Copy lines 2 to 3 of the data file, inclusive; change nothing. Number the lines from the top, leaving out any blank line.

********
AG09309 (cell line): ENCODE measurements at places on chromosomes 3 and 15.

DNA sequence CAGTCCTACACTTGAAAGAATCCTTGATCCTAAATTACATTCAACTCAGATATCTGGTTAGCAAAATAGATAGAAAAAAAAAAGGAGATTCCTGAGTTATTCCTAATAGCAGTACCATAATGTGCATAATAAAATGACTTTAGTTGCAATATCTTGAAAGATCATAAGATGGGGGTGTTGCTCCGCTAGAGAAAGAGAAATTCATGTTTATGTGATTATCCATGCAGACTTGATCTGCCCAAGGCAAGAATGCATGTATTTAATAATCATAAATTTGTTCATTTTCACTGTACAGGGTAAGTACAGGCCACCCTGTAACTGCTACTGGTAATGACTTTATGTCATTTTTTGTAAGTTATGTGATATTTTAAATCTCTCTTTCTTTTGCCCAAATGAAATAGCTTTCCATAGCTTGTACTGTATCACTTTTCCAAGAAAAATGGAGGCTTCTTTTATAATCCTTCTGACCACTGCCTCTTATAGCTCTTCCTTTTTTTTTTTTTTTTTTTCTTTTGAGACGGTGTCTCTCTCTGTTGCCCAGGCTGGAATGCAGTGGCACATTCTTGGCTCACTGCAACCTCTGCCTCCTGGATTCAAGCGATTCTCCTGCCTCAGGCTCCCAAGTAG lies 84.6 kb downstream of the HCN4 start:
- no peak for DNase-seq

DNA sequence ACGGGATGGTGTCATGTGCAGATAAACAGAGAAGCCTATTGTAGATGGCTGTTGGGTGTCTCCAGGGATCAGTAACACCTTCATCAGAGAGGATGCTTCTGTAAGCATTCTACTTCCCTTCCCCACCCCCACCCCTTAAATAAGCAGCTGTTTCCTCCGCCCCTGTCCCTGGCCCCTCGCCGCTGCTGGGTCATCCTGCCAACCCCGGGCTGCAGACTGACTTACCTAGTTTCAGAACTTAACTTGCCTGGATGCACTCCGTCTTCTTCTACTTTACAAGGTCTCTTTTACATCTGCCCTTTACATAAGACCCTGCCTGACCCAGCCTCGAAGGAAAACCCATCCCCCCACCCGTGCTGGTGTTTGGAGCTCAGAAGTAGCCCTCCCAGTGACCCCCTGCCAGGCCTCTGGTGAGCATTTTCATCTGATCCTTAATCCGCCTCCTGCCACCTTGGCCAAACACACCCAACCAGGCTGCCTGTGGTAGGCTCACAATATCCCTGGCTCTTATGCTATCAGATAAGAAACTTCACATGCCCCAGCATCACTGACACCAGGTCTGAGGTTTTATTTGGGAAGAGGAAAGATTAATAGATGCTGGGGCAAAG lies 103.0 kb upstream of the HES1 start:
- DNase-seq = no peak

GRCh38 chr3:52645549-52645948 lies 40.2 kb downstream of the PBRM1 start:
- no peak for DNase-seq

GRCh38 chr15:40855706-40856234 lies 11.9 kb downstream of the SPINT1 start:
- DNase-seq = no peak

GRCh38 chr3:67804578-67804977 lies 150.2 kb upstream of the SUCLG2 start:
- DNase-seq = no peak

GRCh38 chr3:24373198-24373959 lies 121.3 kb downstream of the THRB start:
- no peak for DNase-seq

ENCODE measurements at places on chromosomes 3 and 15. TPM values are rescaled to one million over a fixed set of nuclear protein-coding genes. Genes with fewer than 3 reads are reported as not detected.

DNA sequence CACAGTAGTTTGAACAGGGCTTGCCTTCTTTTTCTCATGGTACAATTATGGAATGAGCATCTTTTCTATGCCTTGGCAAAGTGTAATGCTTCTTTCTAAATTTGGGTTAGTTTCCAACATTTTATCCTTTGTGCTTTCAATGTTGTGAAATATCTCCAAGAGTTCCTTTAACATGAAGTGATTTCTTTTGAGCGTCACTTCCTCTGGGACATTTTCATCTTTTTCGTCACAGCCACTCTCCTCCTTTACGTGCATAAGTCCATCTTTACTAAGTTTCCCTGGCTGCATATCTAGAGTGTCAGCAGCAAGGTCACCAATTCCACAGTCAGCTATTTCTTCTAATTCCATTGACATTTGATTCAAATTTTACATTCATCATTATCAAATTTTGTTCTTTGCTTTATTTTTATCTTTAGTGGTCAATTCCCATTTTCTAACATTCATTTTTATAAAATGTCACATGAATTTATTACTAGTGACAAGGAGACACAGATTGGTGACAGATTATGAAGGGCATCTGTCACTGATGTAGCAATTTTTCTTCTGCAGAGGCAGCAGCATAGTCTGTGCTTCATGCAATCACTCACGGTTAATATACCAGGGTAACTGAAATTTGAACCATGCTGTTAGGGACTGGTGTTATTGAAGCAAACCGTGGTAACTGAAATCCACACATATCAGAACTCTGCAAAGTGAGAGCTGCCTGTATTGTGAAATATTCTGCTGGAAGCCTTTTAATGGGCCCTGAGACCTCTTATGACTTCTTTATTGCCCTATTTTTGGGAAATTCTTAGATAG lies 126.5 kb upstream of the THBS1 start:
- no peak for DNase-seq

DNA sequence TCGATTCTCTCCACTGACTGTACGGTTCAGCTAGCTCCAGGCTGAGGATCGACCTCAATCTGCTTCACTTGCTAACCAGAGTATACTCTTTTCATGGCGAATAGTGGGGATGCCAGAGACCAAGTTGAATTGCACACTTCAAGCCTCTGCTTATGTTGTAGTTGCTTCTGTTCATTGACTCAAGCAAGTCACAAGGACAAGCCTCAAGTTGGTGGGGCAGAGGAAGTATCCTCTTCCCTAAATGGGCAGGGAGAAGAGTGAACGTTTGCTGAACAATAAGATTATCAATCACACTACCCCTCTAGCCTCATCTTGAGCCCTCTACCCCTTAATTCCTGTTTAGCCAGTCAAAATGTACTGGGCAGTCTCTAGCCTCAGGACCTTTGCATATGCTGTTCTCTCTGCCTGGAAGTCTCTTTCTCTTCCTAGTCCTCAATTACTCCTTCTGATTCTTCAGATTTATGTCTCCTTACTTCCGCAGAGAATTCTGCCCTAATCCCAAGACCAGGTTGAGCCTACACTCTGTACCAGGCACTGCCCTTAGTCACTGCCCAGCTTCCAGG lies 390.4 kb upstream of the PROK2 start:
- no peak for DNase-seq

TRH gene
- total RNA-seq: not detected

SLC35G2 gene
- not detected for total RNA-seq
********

DNA sequence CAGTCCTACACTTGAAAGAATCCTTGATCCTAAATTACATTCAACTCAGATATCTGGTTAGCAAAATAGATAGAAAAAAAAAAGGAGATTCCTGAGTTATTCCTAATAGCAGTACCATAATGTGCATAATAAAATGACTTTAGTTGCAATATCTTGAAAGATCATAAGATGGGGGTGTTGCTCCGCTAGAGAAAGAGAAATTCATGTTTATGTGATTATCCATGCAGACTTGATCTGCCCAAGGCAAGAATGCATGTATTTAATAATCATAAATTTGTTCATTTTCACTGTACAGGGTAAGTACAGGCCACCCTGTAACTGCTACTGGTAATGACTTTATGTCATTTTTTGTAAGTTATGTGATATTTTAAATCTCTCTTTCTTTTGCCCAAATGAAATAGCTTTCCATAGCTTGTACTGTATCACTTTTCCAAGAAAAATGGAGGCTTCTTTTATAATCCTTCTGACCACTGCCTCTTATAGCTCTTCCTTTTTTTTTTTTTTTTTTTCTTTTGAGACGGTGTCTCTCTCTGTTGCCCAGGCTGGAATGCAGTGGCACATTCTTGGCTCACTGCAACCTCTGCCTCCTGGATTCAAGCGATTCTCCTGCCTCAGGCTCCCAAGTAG lies 84.6 kb downstream of the HCN4 start:
- no peak for DNase-seq